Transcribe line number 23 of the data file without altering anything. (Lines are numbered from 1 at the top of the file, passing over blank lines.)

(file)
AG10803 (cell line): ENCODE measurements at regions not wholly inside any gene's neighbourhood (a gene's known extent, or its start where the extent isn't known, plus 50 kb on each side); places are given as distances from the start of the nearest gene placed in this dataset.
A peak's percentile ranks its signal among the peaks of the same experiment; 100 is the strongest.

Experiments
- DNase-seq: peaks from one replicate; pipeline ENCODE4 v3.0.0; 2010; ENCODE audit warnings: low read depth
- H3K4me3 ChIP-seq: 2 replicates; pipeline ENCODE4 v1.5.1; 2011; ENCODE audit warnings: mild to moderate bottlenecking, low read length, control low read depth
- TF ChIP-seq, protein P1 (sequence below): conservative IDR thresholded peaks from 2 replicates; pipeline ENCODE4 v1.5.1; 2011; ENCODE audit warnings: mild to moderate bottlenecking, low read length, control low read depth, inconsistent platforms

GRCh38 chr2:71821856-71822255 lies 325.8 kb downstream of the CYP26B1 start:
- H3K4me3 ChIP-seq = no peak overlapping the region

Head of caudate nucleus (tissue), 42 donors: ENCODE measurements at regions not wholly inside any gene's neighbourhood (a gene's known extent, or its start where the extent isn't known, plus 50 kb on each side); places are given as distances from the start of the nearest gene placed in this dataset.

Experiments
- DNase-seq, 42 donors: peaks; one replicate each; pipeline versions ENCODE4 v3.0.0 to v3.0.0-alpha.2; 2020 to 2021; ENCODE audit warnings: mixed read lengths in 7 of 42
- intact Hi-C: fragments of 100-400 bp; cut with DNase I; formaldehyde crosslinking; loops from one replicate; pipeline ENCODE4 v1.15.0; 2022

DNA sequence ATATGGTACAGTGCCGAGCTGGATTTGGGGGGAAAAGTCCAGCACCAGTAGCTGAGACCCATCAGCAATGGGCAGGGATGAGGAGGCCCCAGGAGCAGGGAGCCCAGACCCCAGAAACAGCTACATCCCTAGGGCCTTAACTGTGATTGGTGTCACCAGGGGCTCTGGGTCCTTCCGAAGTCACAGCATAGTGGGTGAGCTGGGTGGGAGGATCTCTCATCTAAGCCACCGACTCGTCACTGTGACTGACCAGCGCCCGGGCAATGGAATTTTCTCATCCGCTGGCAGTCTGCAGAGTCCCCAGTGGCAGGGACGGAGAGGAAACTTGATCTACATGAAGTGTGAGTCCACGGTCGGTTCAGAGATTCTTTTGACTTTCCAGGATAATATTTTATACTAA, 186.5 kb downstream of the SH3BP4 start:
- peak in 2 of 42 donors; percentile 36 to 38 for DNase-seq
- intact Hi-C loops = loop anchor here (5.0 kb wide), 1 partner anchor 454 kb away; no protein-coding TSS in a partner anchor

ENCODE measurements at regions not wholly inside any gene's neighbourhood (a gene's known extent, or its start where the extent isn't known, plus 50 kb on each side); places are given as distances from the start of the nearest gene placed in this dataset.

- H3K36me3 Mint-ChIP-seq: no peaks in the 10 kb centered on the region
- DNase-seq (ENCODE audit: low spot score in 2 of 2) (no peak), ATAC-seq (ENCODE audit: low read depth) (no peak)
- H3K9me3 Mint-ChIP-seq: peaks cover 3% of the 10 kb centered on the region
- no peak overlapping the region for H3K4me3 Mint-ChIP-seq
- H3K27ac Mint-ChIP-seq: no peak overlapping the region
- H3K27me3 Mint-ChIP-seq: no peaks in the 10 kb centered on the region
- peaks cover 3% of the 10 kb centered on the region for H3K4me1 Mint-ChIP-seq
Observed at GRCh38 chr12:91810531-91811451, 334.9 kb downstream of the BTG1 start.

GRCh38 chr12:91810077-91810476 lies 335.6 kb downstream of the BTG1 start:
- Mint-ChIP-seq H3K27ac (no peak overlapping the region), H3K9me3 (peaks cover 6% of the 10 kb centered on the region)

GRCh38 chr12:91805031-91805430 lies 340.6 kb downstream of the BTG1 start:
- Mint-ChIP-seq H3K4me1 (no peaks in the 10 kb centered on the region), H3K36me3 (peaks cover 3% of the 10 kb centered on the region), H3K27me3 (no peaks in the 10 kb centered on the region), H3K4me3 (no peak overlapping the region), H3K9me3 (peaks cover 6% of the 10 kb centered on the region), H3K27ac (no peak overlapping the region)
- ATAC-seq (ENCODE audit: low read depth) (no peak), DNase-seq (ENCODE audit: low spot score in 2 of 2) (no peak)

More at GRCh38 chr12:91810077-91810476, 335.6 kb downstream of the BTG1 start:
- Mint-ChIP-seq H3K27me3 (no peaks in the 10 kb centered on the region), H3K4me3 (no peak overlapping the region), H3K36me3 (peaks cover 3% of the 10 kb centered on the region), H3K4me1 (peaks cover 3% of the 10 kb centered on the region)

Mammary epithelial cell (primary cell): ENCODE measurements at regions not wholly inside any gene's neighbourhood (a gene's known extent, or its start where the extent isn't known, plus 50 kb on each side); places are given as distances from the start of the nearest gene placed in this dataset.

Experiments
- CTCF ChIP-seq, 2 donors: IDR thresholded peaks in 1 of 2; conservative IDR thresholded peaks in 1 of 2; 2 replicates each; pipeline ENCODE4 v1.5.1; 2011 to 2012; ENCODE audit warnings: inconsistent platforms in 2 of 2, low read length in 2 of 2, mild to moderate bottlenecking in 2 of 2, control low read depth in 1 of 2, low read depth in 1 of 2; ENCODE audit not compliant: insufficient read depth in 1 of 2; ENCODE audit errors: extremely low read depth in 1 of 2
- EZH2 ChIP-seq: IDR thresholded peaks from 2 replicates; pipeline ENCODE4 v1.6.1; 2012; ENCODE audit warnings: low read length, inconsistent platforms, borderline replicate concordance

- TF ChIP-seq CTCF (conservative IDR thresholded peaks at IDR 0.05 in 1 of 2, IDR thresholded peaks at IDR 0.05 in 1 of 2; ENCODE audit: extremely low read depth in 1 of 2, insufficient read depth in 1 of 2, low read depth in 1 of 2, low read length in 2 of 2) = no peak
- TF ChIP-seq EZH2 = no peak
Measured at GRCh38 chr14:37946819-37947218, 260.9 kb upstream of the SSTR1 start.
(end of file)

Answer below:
- peaks cover 3% of the 10 kb centered on the region for H3K4me1 Mint-ChIP-seq